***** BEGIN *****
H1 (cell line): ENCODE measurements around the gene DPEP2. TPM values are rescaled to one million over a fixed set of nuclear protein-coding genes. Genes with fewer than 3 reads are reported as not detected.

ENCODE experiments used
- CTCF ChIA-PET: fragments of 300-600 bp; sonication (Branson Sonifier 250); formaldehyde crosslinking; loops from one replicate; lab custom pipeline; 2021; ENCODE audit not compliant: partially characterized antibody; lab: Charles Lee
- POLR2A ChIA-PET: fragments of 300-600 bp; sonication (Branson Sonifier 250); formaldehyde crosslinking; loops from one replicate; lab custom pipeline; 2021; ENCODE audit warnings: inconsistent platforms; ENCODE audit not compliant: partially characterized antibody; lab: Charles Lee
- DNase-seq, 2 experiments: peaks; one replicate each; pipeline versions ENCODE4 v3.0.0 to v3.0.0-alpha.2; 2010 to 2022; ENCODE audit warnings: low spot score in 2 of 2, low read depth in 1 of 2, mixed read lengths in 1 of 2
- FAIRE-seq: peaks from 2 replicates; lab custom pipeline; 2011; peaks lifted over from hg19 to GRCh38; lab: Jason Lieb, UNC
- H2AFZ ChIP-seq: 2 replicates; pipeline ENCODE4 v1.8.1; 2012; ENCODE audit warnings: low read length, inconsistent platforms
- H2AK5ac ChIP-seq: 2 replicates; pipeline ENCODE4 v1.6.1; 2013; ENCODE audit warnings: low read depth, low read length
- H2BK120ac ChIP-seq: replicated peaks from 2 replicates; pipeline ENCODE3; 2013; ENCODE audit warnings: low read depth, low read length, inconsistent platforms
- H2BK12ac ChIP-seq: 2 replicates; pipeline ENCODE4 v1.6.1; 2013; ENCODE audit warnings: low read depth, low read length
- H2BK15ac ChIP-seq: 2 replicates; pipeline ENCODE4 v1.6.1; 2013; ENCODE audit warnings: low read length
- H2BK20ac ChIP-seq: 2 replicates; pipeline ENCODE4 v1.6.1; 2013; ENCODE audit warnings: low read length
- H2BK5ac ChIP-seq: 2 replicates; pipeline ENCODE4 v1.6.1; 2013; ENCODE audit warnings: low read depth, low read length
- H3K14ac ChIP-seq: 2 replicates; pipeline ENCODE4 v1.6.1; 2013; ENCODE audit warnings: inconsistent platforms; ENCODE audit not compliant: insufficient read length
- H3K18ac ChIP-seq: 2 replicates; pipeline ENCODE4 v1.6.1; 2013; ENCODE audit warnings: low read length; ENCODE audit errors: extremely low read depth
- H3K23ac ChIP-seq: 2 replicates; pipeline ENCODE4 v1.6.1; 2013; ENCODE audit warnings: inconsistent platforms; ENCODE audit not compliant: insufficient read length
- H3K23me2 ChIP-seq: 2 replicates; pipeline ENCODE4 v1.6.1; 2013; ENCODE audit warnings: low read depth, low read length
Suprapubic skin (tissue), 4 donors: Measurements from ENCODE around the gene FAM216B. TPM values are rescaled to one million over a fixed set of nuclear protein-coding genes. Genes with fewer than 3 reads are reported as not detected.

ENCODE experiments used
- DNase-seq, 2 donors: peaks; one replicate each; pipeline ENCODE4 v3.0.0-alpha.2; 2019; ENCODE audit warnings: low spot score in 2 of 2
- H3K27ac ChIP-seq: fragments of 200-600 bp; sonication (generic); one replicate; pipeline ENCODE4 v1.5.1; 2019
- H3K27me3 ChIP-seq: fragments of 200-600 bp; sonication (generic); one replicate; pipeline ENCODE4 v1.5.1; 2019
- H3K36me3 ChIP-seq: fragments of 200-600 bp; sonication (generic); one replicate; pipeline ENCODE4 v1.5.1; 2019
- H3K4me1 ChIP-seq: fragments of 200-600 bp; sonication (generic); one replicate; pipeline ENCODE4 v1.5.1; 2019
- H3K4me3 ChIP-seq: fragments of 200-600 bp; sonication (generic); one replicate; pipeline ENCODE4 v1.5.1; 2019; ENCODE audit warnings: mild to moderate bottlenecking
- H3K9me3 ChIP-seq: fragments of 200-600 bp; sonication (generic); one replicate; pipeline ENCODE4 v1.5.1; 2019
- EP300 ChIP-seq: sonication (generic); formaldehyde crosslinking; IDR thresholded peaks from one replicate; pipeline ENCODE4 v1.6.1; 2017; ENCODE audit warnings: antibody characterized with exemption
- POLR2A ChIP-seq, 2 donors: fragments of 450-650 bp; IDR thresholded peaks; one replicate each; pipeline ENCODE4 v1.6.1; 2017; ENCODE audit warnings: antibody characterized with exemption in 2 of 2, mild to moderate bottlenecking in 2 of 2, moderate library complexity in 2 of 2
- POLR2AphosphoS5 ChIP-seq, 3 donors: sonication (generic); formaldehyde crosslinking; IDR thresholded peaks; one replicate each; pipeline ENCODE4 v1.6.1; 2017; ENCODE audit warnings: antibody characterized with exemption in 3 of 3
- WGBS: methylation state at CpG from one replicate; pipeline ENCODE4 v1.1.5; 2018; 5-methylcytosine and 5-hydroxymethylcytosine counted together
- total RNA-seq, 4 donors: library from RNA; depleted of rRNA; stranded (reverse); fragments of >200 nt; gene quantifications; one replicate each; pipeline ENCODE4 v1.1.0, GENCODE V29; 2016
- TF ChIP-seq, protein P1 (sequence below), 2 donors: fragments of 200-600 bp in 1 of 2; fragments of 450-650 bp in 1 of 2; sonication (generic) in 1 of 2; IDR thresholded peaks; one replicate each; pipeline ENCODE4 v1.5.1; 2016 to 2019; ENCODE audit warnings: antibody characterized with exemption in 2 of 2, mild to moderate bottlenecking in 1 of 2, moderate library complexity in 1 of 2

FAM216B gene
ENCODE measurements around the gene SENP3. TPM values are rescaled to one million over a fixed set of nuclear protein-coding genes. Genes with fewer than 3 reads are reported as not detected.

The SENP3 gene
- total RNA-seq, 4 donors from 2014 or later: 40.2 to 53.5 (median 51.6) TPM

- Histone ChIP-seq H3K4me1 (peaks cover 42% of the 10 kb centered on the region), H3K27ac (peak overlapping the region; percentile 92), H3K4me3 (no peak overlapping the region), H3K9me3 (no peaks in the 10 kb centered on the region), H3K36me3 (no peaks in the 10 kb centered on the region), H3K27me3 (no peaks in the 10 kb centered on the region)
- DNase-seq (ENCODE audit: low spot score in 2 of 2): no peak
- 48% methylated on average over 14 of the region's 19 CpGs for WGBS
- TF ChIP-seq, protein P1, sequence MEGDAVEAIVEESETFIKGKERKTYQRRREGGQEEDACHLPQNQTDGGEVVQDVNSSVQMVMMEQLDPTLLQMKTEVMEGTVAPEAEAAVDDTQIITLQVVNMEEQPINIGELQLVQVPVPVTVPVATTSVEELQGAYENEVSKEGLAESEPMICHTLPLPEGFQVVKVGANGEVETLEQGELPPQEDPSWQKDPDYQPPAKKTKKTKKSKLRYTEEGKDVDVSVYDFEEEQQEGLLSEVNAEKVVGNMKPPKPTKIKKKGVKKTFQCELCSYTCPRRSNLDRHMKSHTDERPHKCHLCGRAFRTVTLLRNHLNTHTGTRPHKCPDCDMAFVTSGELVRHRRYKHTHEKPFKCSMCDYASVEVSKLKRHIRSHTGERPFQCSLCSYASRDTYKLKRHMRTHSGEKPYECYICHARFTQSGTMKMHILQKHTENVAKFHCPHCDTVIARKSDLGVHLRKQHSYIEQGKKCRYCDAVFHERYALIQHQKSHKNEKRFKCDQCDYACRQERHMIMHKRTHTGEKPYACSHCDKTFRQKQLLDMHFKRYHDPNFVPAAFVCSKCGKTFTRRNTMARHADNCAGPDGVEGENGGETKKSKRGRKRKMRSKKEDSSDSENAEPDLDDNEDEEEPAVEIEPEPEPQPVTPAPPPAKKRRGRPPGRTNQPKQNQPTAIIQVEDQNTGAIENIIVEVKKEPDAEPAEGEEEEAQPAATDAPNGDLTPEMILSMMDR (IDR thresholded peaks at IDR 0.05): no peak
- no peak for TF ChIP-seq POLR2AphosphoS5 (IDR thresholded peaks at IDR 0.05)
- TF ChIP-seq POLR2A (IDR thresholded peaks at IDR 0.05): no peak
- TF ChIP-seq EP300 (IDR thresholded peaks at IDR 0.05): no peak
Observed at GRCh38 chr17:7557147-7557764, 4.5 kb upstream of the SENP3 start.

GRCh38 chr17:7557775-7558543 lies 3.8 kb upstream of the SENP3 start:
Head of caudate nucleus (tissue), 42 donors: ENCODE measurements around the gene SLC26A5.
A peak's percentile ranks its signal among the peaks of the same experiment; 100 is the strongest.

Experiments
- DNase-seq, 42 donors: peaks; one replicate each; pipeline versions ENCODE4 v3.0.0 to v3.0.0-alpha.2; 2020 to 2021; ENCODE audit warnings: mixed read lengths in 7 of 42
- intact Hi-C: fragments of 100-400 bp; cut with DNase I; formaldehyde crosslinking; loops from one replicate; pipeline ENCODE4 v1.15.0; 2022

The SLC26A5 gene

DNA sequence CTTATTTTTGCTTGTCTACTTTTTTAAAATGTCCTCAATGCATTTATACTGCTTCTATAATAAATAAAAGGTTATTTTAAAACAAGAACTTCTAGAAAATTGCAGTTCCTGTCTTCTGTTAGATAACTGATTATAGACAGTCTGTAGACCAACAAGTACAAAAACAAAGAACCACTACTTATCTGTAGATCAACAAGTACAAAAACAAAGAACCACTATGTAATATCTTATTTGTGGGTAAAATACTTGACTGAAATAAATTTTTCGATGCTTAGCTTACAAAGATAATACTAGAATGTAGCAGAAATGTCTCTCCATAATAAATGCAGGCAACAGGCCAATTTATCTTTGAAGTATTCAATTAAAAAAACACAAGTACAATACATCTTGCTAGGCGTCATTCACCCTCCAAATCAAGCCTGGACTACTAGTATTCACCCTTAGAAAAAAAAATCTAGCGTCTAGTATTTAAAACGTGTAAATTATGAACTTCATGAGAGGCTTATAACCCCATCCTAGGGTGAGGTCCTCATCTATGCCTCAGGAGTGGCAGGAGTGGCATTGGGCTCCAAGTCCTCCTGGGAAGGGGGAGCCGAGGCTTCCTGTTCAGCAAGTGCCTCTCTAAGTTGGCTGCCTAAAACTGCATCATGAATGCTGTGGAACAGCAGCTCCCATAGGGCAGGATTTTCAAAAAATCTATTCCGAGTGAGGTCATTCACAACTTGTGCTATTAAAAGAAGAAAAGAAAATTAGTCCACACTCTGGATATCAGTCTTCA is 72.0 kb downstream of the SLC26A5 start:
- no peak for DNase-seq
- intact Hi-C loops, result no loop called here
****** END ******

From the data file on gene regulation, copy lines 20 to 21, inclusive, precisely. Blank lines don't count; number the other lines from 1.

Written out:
- DNase-seq, 2 donors: peaks; one replicate each; pipeline ENCODE4 v3.0.0-alpha.2; 2019; ENCODE audit warnings: low spot score in 2 of 2
- H3K27ac ChIP-seq: fragments of 200-600 bp; sonication (generic); one replicate; pipeline ENCODE4 v1.5.1; 2019